If adverts get that pervasive, the value of each one is going to decline substantially. If I see 40 adverts before breakfast, I can't possibly buy each and every one of the products. There's only so much disposable income. If this gets pushed out, it's going to be self defeating.

Re:A different race to the bottom (4, Insightful)

Overzeetop (214511) | about 2 months ago | (#47059669)

We passed that point decades ago.

Re:A different race to the bottom (1)

Obfuscant (592200) | about 2 months ago | (#47060045)

If adverts get that pervasive, the value of each one is going to decline substantially. If I see 40 adverts before breakfast, I can't possibly buy each and every one of the products.

The purpose of most advertising (infomercials and other "call now" ads excepted) is not to get you to immediately pick up the phone and buy. It's to keep the name in your mind so when you do make a buying decision you'll be influenced. Nobody runs out and buys a Twix when they see the Twix left/right ads, but when they are in the store and the see a Twix display, they remember "those are the ones with the cute ads, maybe I'll try one."

If this gets pushed out, it's going to be self defeating.

No, it will be a feeding frenzy as everyone jumps on the bandwagon to compete against the others. Most people won't think "these are the idiots who advertise on my toaster display", they're going to remember the name and it will become familiar. That's the basis for the saying that "all press is good press as long as they spell your name right."

Aaarrgh! (1)

AmiMoJo (196126) | about 2 months ago | (#47059587)

The ads! I can't get them out of my head! Even when I close my eyes they're there! Why did I buy Google Contact Lenses?!?

The Internet of Things (1)

Anonymous Coward | about 2 months ago | (#47059589)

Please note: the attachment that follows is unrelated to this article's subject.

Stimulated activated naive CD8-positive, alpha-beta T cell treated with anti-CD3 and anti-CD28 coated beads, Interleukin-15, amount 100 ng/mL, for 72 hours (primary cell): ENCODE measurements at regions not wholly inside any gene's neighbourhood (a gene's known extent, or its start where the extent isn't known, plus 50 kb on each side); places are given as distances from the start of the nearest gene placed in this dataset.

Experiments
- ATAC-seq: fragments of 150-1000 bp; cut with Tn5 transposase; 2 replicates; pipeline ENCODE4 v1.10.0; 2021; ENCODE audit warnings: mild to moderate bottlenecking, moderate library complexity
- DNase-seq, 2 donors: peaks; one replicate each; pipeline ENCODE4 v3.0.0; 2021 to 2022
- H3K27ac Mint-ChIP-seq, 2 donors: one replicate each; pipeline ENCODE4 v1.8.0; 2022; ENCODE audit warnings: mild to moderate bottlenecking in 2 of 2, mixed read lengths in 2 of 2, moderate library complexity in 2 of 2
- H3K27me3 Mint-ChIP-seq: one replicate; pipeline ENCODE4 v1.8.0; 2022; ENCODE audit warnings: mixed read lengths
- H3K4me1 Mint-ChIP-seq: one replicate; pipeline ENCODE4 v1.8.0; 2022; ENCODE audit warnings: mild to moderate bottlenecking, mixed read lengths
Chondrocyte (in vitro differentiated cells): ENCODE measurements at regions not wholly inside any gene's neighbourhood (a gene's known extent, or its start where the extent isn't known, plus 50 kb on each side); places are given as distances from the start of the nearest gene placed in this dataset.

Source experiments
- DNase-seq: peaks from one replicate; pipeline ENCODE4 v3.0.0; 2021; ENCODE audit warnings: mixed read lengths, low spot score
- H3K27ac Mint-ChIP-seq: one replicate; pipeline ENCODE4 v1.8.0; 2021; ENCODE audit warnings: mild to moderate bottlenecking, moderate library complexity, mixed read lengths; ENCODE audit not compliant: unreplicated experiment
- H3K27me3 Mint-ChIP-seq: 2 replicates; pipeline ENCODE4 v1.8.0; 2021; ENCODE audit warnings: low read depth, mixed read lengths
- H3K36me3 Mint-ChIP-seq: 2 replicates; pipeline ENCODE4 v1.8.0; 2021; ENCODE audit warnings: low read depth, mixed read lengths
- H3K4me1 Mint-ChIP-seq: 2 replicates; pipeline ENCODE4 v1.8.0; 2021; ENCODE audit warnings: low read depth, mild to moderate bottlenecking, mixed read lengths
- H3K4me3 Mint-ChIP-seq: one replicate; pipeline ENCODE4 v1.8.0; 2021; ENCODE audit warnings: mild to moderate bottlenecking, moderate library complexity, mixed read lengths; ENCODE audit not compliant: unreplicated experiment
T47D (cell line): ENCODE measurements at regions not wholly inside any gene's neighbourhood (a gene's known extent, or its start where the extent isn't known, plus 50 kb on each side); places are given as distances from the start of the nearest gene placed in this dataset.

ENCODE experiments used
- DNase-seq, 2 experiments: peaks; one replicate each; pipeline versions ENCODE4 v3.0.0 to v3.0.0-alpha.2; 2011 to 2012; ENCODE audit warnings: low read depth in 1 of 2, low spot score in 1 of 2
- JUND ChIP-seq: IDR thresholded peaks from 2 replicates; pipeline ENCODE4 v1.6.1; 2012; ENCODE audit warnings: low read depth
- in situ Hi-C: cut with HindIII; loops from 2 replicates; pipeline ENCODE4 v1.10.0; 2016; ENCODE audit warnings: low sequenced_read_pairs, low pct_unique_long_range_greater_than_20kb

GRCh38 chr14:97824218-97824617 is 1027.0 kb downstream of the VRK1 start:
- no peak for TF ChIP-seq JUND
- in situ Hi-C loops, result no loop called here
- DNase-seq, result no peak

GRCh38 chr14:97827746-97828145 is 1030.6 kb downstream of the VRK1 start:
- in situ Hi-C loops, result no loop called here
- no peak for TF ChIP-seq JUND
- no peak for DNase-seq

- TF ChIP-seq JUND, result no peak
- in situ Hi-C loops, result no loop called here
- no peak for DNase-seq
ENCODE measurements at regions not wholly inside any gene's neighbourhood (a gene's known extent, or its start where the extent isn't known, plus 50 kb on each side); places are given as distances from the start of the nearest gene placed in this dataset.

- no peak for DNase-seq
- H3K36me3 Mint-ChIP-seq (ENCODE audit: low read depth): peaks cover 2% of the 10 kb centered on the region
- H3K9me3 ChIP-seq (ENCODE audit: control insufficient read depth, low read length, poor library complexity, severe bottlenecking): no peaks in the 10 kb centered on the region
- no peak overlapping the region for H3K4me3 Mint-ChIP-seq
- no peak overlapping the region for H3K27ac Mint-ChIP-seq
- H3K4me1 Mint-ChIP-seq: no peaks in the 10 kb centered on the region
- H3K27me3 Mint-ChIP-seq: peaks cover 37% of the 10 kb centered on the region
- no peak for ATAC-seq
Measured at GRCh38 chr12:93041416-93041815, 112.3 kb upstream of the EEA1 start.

Here we go, here's the real reason for the internet of things, not to benefit consumers in any way, but to pollute their visual environment with ads.

Re:The Internet of Things (0)

Anonymous Coward | about 2 months ago | (#47059741)

Here we go, here's the real reason for the internet of things, not to benefit consumers in any way, but to pollute their visual environment with ads.

This is the reason for the Google version of the internet of things. Others have different (eg. non-ad dominated) business models.

It looks like you're about to have sex! (2, Funny)

Anonymous Coward | about 2 months ago | (#47059601)

Would you like me to order some cigarettes and a pregnancy test for you?

What part of such a hideous future.... (0)

Anonymous Coward | about 2 months ago | (#47059603)

isn't evil? Pointless complexity on multiple devices in order to annoy the 'purchaser'. Even a free fridge that played the Depends jingle every morning would be too costly; now imagine a kitchen that sounds like people arguing 24/7.

And I foresee using less Google (1, Offtopic)

nicholas22 (1945330) | about 2 months ago | (#47059607)

'Nuff said!

Re:And I foresee using less Google (1)

93 Escort Wagon (326346) | about 2 months ago | (#47059773)

I started moving away from Google about a year ago for this very reason.

My work email is still a Google Apps for Education based, since our university basically wants everyone either there or on Microsoft's cloud (which UW has managed to muck up, so it's not a great option). But my personal email is not. I do miss Google's spam filtering, which is darn good; but using an email client again has made me realize just how mediocre Gmail's interface is overall.

Totally off topic but... (1)

Lab Rat Jason (2495638) | about 2 months ago | (#47060051)

.... the username 'Escort Wagon' painted a picture in my head that had nothing to do with cars. I'm still smiling about it. Thanks for that.

How about 'aww hell no'? (1)

fuzzyfuzzyfungus (1223518) | about 2 months ago | (#47059609)

It's going to take a very compelling 'smart' feature to make applying the protocol currently used for the blinding-eyeburner-superbright blue LEDs that manufacturers insist on sticking everywhere to the hypothetical screens that will be displaying ads everywhere.